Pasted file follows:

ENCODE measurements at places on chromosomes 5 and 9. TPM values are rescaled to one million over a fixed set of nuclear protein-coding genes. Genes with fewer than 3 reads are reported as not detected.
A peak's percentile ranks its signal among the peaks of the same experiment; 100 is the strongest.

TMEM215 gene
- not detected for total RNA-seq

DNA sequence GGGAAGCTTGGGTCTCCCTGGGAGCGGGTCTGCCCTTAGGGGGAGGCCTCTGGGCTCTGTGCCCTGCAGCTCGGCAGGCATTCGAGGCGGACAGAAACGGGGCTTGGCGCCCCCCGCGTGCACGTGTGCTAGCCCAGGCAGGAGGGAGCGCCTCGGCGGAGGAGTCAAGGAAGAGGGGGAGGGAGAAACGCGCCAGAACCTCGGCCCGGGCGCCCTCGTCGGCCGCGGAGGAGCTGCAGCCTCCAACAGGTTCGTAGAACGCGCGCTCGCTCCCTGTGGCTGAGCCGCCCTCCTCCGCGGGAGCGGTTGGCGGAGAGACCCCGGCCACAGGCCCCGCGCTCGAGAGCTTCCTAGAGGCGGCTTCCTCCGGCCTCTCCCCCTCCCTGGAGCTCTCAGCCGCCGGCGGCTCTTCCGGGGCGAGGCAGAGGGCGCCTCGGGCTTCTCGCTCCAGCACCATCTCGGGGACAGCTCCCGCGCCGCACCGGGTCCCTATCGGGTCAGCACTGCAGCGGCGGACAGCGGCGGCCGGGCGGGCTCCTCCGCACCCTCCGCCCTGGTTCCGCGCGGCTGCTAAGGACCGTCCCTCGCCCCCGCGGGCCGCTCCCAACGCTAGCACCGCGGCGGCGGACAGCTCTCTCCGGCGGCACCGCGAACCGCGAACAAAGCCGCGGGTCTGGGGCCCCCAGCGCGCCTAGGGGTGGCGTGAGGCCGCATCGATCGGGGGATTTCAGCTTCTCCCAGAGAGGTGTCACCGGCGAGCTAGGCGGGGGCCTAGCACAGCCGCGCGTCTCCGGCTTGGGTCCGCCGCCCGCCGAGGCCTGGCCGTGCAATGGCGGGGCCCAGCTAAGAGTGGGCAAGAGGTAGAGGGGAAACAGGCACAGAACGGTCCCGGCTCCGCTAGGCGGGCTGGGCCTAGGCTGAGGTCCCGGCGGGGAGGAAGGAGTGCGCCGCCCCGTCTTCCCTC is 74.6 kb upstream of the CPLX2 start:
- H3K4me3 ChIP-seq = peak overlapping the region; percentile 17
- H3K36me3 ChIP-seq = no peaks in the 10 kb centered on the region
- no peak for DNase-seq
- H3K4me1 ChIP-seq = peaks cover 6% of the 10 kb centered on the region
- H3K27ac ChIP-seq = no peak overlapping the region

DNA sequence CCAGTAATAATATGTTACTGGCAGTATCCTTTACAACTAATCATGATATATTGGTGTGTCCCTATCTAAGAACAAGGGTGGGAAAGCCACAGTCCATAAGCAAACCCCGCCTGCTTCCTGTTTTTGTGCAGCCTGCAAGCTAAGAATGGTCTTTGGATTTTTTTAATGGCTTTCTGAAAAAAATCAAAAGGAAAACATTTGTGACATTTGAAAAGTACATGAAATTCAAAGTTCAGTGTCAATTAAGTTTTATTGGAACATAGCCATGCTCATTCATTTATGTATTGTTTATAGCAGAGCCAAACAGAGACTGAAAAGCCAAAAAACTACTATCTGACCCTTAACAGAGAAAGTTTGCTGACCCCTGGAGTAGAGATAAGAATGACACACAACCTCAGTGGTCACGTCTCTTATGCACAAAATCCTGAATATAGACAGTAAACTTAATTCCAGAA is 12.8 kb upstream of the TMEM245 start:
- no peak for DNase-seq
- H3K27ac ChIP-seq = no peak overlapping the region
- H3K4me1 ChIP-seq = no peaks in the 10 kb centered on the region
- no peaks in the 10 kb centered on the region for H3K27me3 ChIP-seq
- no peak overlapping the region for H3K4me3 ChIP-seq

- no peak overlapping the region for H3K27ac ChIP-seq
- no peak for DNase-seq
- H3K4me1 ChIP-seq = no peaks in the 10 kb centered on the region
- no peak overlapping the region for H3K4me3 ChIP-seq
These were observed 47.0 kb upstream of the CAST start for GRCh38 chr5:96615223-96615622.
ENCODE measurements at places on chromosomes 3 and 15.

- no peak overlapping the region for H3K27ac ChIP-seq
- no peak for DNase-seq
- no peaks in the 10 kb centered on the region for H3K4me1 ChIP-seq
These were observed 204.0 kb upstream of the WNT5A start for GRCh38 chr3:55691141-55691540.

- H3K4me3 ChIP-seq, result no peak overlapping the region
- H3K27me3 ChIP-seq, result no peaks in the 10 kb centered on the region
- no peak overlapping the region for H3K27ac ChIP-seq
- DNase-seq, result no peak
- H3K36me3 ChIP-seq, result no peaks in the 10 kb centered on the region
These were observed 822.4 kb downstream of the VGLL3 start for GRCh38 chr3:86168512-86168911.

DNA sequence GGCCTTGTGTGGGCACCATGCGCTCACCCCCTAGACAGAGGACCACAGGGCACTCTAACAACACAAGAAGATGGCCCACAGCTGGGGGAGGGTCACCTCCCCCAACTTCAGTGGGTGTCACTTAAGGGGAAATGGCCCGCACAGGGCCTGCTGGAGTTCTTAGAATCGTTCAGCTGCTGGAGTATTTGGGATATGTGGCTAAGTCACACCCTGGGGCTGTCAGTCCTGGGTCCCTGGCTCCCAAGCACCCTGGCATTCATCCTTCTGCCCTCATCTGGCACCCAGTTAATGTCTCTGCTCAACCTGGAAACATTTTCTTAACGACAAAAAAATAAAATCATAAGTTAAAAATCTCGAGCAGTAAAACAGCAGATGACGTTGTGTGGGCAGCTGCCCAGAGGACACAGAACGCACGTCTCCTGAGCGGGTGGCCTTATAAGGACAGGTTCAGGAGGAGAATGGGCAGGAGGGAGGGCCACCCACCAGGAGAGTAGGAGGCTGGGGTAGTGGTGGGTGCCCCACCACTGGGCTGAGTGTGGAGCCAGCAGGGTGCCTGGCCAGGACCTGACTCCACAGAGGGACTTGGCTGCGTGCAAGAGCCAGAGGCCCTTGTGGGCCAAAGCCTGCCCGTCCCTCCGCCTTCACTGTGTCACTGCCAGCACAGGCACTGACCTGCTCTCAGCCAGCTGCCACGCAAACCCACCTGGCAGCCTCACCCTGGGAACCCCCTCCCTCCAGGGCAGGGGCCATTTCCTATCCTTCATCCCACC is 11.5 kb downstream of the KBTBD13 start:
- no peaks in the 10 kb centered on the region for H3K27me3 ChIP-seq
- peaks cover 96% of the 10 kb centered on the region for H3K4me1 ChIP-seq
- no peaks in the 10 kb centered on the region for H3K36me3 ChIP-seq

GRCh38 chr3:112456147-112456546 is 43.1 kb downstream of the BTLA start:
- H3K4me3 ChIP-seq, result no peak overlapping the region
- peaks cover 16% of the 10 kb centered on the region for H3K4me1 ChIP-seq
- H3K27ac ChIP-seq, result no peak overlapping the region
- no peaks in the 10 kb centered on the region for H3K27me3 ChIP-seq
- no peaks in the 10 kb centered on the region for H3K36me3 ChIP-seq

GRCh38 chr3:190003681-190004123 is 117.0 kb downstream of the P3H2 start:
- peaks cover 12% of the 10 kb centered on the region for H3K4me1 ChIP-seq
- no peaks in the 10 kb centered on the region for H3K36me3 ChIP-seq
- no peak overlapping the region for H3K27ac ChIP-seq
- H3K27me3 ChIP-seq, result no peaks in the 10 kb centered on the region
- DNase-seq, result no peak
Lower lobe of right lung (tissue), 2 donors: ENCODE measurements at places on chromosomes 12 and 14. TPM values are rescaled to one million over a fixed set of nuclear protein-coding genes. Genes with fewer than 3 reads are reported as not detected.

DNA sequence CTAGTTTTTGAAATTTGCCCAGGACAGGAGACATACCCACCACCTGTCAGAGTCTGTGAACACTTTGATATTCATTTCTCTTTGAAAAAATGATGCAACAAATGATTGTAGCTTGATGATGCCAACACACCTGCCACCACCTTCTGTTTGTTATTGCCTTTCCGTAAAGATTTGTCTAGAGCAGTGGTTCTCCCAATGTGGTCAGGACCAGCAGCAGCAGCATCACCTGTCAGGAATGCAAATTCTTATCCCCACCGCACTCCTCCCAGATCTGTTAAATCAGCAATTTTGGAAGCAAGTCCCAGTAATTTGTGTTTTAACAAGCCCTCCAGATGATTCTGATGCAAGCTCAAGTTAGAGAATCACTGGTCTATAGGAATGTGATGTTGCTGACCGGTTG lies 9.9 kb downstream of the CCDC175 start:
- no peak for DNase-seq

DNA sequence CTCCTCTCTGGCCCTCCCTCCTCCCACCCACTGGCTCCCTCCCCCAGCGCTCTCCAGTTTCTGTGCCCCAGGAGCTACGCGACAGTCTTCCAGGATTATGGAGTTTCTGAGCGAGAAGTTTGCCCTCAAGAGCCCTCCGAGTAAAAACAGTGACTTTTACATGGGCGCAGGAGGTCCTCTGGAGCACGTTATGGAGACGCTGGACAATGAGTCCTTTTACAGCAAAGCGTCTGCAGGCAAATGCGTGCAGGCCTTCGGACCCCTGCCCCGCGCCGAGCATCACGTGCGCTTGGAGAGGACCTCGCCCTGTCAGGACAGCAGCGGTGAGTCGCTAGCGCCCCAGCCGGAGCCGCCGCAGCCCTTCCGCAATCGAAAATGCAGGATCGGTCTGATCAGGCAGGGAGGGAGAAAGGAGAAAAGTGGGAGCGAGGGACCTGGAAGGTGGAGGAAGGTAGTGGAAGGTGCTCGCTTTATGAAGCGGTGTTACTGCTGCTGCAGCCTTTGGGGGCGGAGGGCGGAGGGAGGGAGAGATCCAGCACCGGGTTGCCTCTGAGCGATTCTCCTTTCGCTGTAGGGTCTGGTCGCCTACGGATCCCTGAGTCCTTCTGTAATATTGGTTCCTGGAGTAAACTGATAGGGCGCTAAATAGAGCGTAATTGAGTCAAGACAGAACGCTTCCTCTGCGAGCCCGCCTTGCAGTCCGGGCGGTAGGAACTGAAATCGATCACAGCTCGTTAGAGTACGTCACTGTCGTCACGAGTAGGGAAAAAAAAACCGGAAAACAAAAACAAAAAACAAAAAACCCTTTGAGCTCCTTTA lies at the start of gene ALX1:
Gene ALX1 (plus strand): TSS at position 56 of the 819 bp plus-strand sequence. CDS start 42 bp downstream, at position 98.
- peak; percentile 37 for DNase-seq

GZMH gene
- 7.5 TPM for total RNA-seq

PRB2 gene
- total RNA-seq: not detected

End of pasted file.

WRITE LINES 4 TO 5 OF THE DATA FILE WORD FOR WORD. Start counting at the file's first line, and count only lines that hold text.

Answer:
- not detected for total RNA-seq

DNA sequence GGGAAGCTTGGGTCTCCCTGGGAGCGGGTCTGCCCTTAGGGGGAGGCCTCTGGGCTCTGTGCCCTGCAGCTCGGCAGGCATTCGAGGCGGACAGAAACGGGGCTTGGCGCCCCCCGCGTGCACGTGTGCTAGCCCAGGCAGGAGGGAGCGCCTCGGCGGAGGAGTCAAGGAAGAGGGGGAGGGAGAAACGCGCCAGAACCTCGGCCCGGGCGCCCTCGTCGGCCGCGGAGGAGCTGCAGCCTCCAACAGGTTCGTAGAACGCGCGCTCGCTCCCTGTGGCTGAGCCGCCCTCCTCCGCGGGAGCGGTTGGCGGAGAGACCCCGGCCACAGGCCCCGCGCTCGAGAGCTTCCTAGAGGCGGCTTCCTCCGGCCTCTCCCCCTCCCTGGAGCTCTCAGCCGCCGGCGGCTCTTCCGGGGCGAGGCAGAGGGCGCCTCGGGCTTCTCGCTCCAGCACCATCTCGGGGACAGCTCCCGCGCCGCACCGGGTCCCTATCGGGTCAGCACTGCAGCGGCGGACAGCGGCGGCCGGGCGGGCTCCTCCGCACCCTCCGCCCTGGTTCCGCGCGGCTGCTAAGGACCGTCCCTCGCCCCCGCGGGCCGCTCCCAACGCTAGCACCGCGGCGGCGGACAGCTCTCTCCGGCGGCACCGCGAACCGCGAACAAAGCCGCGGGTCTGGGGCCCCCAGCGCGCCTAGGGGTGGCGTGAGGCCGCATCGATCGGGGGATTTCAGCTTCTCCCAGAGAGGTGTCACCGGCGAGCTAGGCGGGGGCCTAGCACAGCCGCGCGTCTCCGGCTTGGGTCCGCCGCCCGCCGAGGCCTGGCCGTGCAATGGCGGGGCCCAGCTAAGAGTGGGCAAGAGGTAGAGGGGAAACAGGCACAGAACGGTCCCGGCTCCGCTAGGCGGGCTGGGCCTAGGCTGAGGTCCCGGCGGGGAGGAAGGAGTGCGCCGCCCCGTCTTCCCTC is 74.6 kb upstream of the CPLX2 start: